Lastly, a company bulletin doesn’t have to be just work-related information, it can also have a personal touch, which can help boost morale or employee engagement. For example, if an employee recently has a child, a congratulatory message can be included.

Using a bulletin in this way can keep employees engaged by making staff members feel as if they are a part of each other’s lives. This can help to decrease staff turnover and make staff feel included and appreciated.


4. Anticipate salary needs to avoid high staff turnover

It’s imperative to compensate employees for their great work. When an employee works hard and they feel as though their effort isn’t appreciated, employees can run the chance of losing them – or seeing a drop in productivity.

A great way to engage a staff member is to anticipate a staff member’s salary needs and let them know if, when and how they can expect raise due to their hard work. To understand their remuneration expectations, you can use an employee feedback survey.

This method can help to avoid a large amount of staff turnover because employees will feel as though their hard work is paying off and that their management respects that enough to reward their work financially. This should also help with promoting employee engagement.


5. Set up fun employee engagement activities

Running a successful business involves a lot of hard work and, often, stressful situations. When employees are constantly stressed or overworked, their employee engagement is almost guaranteed to decline.

Setting up some fun employee engagement activities for workers to destress, enjoy and bond with co-workers is a great way to keep positive morale around the workplace. After all, engaged employees work harder and stay longer with a company.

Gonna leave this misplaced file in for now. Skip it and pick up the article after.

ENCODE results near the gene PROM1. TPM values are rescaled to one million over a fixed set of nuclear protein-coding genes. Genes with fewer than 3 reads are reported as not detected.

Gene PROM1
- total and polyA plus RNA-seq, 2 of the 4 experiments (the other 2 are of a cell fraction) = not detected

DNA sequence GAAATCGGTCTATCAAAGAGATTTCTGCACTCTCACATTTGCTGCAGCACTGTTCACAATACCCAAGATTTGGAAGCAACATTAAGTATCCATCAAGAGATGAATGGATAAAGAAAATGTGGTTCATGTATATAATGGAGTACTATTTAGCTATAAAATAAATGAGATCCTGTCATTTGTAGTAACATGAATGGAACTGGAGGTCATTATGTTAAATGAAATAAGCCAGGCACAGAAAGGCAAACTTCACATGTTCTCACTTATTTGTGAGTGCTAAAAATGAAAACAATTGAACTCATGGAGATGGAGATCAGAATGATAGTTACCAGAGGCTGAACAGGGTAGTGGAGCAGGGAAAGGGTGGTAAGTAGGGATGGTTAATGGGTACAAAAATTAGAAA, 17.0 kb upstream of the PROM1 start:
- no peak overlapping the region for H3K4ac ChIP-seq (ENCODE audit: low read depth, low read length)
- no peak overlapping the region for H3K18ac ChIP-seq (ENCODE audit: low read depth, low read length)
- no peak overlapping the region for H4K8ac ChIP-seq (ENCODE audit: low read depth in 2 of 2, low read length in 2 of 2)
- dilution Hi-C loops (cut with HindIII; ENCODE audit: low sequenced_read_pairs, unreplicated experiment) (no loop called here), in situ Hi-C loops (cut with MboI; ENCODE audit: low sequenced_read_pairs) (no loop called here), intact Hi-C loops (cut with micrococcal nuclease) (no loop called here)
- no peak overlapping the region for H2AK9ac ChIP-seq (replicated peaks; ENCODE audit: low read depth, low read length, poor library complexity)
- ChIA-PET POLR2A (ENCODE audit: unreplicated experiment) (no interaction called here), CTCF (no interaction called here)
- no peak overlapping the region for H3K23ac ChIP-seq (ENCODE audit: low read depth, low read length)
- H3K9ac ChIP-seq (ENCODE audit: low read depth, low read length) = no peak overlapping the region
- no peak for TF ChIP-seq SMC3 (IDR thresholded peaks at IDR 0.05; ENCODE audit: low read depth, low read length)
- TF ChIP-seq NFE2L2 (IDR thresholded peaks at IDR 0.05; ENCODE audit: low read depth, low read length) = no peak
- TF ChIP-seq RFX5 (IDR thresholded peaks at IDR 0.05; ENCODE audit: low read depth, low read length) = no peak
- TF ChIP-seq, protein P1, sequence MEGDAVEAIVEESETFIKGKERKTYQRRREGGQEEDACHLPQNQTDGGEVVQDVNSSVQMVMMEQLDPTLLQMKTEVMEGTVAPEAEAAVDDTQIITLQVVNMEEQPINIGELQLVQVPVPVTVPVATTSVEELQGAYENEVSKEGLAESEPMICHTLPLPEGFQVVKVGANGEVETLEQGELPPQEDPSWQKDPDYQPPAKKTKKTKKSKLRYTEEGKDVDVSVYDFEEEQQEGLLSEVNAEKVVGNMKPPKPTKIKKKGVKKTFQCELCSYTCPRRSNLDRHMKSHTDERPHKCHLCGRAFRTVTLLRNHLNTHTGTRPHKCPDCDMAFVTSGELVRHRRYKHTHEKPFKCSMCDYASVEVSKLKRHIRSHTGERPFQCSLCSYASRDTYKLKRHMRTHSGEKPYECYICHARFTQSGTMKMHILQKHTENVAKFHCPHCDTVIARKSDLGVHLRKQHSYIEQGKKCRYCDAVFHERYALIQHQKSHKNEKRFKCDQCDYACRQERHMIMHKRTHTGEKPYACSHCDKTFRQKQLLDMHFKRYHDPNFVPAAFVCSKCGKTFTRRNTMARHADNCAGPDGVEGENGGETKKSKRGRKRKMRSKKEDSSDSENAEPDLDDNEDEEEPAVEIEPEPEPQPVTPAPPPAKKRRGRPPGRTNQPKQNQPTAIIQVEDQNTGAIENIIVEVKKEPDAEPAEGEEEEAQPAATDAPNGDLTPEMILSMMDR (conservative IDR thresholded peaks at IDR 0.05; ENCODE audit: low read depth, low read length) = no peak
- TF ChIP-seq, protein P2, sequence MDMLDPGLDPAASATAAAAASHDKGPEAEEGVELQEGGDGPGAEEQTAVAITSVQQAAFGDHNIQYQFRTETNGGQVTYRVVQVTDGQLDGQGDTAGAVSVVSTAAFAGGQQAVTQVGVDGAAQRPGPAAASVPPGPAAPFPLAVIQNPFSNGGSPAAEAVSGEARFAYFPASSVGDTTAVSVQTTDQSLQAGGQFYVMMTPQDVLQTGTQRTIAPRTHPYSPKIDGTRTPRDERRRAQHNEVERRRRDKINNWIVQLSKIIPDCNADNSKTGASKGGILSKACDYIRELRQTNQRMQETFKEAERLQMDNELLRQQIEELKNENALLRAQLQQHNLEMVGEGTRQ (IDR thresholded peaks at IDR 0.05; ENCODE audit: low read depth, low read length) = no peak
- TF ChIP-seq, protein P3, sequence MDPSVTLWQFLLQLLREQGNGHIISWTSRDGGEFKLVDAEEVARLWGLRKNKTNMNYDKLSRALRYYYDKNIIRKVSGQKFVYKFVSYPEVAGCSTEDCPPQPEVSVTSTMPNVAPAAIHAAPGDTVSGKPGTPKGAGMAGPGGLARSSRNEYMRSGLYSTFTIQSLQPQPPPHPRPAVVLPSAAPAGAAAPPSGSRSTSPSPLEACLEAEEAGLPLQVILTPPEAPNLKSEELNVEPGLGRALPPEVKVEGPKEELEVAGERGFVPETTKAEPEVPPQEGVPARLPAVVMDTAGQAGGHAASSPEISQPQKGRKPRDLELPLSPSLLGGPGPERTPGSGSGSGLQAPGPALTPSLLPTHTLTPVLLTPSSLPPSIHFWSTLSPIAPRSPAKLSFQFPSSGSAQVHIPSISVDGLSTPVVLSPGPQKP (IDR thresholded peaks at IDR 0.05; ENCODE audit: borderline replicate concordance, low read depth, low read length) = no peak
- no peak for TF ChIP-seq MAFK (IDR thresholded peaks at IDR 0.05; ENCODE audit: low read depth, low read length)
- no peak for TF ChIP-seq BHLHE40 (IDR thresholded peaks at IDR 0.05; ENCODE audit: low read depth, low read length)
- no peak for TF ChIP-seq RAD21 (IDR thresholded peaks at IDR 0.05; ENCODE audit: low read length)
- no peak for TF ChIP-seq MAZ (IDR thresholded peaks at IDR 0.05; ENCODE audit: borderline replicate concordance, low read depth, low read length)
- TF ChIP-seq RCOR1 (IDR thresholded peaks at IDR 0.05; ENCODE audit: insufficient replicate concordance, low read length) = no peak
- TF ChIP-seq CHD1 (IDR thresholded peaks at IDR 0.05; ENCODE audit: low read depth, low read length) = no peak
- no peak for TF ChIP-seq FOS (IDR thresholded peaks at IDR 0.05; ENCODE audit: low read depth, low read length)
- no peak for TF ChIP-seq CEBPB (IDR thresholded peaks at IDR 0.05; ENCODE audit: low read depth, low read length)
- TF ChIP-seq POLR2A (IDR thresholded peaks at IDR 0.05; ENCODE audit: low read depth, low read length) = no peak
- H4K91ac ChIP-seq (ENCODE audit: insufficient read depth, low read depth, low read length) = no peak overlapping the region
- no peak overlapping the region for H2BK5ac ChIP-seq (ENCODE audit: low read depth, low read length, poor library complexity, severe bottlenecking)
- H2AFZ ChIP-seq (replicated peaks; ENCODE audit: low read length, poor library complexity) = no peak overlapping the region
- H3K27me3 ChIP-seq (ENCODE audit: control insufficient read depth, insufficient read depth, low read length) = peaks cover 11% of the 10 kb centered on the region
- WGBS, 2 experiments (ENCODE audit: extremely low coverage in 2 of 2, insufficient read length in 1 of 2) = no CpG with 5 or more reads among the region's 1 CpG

Examples of how to do this include setting up a holiday party for the staff (like a Christmas party) or organizing a company sporting event to attend for employees to attend if they achieve impressive results. By doing this, staff members will have more of an opportunity to bond with their colleagues, which in turn will turn I can help to provide a happier working environment which will help with engagement.


6. Build and reward loyalty to keep employees engaged

The importance of loyalty within a business should never be discounted. Having loyal staff members will not only make mange management’s life easier because they have a team they can trust, but it also shows that they are dedicated employees who will likely be proud of their role and the business and subsequently work hard.

Loyalty within a business can be built by having management show their staff members that they are respected through listening to their opinions and grievances and making changes in an effort to boss their happiness.

It’s also important to be fully transparent with staff. This will show them that management is trustworthy and will build trust in them in response. To encourage loyalty within a workplace employees should be rewarded when they show it. For example, a reward could be lunch provided by the company or allowing workers to have a paid afternoon off work.